Central Florida Criminal Mischief Attorney
Criminal Mischief is defined by Florida Statute 806.13. It is the willful and malicious damaging of property of another. These cases often involve acts of graffiti, breaking windows, damaging vehicles or buildings, or any type of vandalism.
For the behavior to be considered “willful,” it has to be known that the person had purpose and intention in committing the crime. For actions relating to “malicious,” it means the crime must have been committed with intention and with the understanding that said actions would cause destruction to another person’s property.
Criminal mischief is an enhanceable offense based upon the amount of property damage caused if there is a prior conviction for the same offense, or the property damaged is a place of worship. The penalties for this offense are enhanced as follows:
- If the damage to property is $200 or less, it is a second-degree misdemeanor, punishable by 60 days in jail or 6 months of probation, and/or a $500 fine.
- If the damage is greater than $200 but less than $1,000, it is a first-degree misdemeanor, punishable by 1 year in jail or 1 year of probation, and/or a $1,000 fine.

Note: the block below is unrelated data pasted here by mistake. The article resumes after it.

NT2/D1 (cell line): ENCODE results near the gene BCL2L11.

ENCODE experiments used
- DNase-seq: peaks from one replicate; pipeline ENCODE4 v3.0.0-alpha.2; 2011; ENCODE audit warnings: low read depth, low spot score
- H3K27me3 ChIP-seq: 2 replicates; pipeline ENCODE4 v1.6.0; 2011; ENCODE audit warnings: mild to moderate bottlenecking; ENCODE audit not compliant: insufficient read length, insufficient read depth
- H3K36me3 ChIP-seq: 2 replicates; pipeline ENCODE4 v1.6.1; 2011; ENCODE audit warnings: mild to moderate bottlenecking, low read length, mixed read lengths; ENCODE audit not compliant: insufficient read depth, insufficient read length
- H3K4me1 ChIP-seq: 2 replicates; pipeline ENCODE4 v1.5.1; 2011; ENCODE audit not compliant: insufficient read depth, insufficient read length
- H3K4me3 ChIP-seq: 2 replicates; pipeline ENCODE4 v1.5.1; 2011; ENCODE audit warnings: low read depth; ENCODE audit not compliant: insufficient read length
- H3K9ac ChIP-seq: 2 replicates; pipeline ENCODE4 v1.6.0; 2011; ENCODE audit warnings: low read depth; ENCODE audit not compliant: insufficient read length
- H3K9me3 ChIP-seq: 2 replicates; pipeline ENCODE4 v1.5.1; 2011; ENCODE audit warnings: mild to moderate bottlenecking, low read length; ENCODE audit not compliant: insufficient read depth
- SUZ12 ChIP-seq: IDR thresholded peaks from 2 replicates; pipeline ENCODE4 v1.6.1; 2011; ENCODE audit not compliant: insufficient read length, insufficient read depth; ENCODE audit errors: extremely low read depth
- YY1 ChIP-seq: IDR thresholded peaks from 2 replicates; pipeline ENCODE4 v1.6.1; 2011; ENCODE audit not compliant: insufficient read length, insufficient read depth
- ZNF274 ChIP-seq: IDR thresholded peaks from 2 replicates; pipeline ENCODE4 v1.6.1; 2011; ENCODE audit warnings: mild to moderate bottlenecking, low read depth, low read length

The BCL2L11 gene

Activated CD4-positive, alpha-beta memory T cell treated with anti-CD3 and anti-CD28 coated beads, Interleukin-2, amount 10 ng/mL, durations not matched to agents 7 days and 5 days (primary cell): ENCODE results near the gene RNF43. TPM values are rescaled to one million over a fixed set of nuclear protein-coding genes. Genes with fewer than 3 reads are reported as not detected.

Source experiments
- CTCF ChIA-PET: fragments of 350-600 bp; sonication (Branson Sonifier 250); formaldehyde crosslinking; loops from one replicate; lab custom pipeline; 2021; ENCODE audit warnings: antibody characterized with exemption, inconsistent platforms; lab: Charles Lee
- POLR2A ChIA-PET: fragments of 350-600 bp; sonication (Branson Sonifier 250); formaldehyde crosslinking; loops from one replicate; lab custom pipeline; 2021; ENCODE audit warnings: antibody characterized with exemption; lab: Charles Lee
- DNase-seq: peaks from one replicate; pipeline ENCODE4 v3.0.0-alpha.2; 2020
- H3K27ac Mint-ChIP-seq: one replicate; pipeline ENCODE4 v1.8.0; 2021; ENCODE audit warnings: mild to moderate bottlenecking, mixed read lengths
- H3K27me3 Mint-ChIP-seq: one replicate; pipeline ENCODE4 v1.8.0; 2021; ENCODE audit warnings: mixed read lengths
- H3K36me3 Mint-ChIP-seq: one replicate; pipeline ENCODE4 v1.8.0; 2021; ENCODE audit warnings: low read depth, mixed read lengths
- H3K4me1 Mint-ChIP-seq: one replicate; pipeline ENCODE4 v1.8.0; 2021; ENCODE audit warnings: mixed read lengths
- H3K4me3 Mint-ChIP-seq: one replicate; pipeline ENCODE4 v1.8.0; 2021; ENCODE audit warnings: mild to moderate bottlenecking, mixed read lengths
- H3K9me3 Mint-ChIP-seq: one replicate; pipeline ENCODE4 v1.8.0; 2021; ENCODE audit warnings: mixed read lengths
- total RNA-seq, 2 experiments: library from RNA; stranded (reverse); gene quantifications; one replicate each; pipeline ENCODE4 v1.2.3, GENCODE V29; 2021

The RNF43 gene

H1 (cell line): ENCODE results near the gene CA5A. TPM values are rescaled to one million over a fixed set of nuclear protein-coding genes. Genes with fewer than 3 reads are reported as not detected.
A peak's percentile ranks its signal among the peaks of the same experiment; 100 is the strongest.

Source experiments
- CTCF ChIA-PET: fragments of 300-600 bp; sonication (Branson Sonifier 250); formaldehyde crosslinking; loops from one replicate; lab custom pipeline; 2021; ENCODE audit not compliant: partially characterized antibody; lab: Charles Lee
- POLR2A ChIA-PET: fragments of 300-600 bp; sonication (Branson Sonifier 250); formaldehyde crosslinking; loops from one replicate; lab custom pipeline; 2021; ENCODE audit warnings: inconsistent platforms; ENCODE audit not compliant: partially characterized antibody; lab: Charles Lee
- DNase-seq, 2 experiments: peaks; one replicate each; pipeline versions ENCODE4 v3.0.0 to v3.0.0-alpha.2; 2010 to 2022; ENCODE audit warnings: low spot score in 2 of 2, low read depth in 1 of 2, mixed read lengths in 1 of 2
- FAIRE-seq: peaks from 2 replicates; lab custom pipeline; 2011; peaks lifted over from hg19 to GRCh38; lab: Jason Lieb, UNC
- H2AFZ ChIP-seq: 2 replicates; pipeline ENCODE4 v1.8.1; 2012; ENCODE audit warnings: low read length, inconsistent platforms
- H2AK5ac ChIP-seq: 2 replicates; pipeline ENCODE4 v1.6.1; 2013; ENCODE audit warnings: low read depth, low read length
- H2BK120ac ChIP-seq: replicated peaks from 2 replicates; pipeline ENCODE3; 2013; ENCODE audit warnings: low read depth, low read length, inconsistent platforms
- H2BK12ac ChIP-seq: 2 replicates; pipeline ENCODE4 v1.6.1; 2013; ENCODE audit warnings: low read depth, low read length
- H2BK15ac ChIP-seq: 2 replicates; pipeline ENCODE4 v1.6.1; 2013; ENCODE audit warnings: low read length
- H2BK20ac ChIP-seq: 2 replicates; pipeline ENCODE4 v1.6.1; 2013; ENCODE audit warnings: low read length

- If the damage is $1,000 or greater, there is a prior conviction of criminal mischief, or the damage is to a place of worship, it is a third-degree felony, punishable by 5 years of prison or 5 years of probation, and/or a $5,000 fine.
In addition to jail, probation, and fines, the offender may be ordered to pay restitution. Any person convicted as a result of the placement of graffiti shall be required to perform at least 40 hours of community service and, if possible, perform at least 100 hours of community service that involves the removal of graffiti, according to Florida Statute 806.13(6)(b).
There are a number of defenses to criminal mischief, in addition to the trial defenses. Some of the most common defenses are:
- Pre-existing damages, thus they were not caused by the Defendant
- The alleged victim does not own the vandalized property
- The damages caused were necessary in order to protect self or another person
- The damages were caused to marital property
- The damages were accidental
Florida courts have ruled that unless there is destruction to the property of another person, criminal mischief cannot be established.
Here at Gans Law, our Central Florida attorneys have experience with criminal mischief cases in both the juvenile and adult courts. If you have been arrested or charged with the crime of Criminal Mischief, contact us today for a free consultation.